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Back of Book:

 

Presented as a thoughtful, poetic exchange between two characters — who don’t realize they are thinking and asking the very same questions — this beautiful celebration of our humanity and diversity invites readers of all ages to imagine a world where there is no you or me, only we.

 

My Review:

 

Scholastic has managed to publish one of the most beautiful diverse picture books of the year.  It is a profound truth in a simple and easy to read format. Why am I me? Each page of this story shows the subtle differences that make a person unique.  The story follows a boy and a girl as they realize that everyone around them are unique and different.  The story is not text heavy, but rich in symbolism. This is an excellent story to teach cultural differences in a positive light. The illustrations make this book. They are detailed and truly stunning. This is the kind of story that should be in every school and library.  It is a book that opens up conversations to culture, race, and identity.  This is a beautiful addition to any diverse reading list.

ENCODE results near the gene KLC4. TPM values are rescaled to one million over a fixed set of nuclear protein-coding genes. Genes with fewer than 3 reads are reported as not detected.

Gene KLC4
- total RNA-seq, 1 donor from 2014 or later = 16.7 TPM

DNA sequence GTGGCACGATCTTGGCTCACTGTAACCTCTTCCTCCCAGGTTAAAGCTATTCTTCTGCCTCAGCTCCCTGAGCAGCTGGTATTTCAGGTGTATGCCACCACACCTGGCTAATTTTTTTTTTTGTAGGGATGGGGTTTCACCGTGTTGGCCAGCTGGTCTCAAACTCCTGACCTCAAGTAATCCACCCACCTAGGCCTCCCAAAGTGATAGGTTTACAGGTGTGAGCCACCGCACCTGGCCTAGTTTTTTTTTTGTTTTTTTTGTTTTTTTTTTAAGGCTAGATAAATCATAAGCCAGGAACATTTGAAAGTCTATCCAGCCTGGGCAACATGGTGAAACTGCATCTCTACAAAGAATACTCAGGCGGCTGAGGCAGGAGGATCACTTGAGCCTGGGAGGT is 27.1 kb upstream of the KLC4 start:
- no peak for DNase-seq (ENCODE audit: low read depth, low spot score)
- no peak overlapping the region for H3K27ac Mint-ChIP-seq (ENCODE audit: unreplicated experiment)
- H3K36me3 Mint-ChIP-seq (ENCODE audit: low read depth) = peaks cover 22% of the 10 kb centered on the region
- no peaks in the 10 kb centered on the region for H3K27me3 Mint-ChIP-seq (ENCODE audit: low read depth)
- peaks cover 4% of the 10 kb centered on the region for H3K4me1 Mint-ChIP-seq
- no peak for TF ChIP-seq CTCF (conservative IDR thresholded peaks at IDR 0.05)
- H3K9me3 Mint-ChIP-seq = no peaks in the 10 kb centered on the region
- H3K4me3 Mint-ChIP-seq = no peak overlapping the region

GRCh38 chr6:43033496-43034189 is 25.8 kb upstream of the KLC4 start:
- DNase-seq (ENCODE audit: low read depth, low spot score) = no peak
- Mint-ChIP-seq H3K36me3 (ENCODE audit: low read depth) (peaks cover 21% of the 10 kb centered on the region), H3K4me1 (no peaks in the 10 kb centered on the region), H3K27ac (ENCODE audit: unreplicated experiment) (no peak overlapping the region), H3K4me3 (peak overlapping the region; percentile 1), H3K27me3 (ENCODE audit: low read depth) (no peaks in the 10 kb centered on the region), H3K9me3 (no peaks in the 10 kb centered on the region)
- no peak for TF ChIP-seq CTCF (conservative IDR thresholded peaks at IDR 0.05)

Ages 5 and up

 

40 Pages

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Read Your World, Uncategorized

Jabari Jumps By Gaia Cornwall

jabari Jumps

Back of Book:
Jabari is definitely ready to jump off the diving board. He’s finished his swimming lessons and passed his swim test, and he’s a great jumper, so he’s not scared at all. “Looks easy,” says Jabari, watching the other kids take their turns. But when his dad squeezes his hand, Jabari squeezes back. He needs to figure out what kind of special jump to do anyway, and he should probably do some stretches before climbing up onto the diving board. In a sweetly appealing tale of overcoming your fears, newcomer Gaia Cornwall captures a moment between a patient and encouraging father and a determined little boy you can’t help but root for.